Transient hypothyroidism, with the development of subnormal thyroid hormone levels, is common after radioiodine therapy. However, such suppression in the circulating thyroid hormone concentrations is usually mild and generally does not require thyroid hormone replacement therapy.
Why Transient Hypothyroidism Develops after I-131 Treatment
Prior to treatment of a hyperthyroid cat, the high circulating levels of the thyroid hormones (T3 and T4) have a negative feedback effect on the pituitary gland to suppress thyroid stimulating hormone (TSH) release (1-4). Therefore, serum TSH concentrations in hyperthyroid cats fall to low or undetectable levels (Figure 1).
See the thyroid scans below (Figure 2), which illustrate how cats with a thyroid adenoma affecting only 1 of the 2 thyroid lobes will show complete suppression of the normal lobe and not take up any radioactivity (labeled Unilateral, left panel). In contrast, the cats in the middle and right panels have both thyroid lobes involved with tumor (5).
If not overdosed with radioiodine, almost all these cats have some remaining “normal” thyroid tissue surrounding the thyroid tumor tissue, which has been chronically suppressed by the hyperthyroid state. However, now that the hyperthyroidism has been cured, pituitary TSH secretion eventually recovers and serum TSH concentrations will rise, resulting in stimulation of any remaining normal, but previously dormant, thyroid tissue.
Since transient hypothyroidism is common and and most cats will recover normal thyroid function with time, L-T4 replacement is not generally indicated at the time of this early recheck period.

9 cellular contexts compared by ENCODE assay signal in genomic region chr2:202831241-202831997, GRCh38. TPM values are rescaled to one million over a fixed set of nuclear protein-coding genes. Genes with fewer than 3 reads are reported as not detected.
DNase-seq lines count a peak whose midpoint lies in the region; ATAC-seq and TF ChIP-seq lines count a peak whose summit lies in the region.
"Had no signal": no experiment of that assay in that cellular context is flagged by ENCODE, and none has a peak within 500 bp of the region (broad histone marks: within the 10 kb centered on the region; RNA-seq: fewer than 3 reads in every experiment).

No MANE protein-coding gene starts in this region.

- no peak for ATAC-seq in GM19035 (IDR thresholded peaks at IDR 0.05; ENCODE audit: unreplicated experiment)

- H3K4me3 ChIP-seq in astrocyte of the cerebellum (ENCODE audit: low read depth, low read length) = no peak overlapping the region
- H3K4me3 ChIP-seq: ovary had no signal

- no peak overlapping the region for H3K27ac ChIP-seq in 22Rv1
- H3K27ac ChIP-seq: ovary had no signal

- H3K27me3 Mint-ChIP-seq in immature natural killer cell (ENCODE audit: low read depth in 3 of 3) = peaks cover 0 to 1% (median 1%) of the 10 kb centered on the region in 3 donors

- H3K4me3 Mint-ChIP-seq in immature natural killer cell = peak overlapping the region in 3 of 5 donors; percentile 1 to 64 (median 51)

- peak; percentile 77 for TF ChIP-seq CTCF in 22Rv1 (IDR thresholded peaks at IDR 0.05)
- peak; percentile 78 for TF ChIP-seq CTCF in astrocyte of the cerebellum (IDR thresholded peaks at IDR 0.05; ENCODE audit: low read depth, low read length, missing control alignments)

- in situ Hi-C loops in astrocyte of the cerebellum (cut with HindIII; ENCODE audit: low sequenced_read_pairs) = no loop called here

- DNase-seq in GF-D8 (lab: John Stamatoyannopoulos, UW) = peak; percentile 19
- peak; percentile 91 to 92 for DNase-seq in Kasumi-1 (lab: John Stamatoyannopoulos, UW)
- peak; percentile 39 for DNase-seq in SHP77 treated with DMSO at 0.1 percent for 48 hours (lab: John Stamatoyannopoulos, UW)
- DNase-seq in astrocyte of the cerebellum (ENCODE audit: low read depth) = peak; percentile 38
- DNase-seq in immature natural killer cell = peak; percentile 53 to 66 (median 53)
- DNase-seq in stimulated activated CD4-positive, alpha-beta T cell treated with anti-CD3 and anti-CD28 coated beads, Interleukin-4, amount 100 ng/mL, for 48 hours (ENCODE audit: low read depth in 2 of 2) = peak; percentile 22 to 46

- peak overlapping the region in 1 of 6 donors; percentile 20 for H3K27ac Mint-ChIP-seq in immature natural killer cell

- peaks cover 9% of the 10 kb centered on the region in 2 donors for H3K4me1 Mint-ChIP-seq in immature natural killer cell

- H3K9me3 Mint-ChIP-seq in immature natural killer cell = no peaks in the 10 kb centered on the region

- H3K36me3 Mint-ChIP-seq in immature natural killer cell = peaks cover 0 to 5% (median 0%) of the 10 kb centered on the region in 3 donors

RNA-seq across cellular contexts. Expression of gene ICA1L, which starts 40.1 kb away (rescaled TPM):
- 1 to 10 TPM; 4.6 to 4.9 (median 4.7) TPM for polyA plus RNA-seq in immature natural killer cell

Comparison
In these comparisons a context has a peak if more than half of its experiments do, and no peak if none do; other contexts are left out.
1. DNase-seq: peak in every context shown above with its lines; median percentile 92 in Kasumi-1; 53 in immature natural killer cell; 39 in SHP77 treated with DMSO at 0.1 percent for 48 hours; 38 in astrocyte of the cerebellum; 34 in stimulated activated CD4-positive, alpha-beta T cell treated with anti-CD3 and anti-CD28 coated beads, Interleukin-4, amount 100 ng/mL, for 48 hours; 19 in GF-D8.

However, if evidence of new or worsening kidney disease is found, short-term or permanent L-T4 replacement may be indicated to help preserve any residual renal function and prevent irreversible renal injury. I'll be discussing more about hypothyroidism and kidney function in a upcoming post.
- Baral R, Peterson ME. Thyroid gland disorders In: Little SE, ed. The Cat: Clinical Medicine and Management. Philadelphia: Elsevier Saunders, 2012;571-592.
- Mooney CT, Peterson ME. Feline hyperthyroidism In: Mooney CT, Peterson ME, eds. Manual of Canine and Feline Endocrinology Fourth ed. Quedgeley, Gloucester: British Small Animal Veterinary Association, 2012;199-203.
- Peterson ME. Hyperthyroidism in cats In: Rand JS, Behrend E, Gunn-Moore D, et al., eds. Clinical Endocrinology of Companion Animals. Ames, Iowa Wiley-Blackwell, 2013;295-310.
- Peterson ME, Broome MR. Radioiodine for feline hyperthyroidism In: Bonagura JD,Twedt DC, eds. Kirk's Current Veterinary Therapy, Volume XV. Philadelphia: Saunders Elsevier, 2013;in press.
- Broome MR. Thyroid scintigraphy in hyperthyroidism. Clin Tech Small Anim Pract 2006;21:10-16.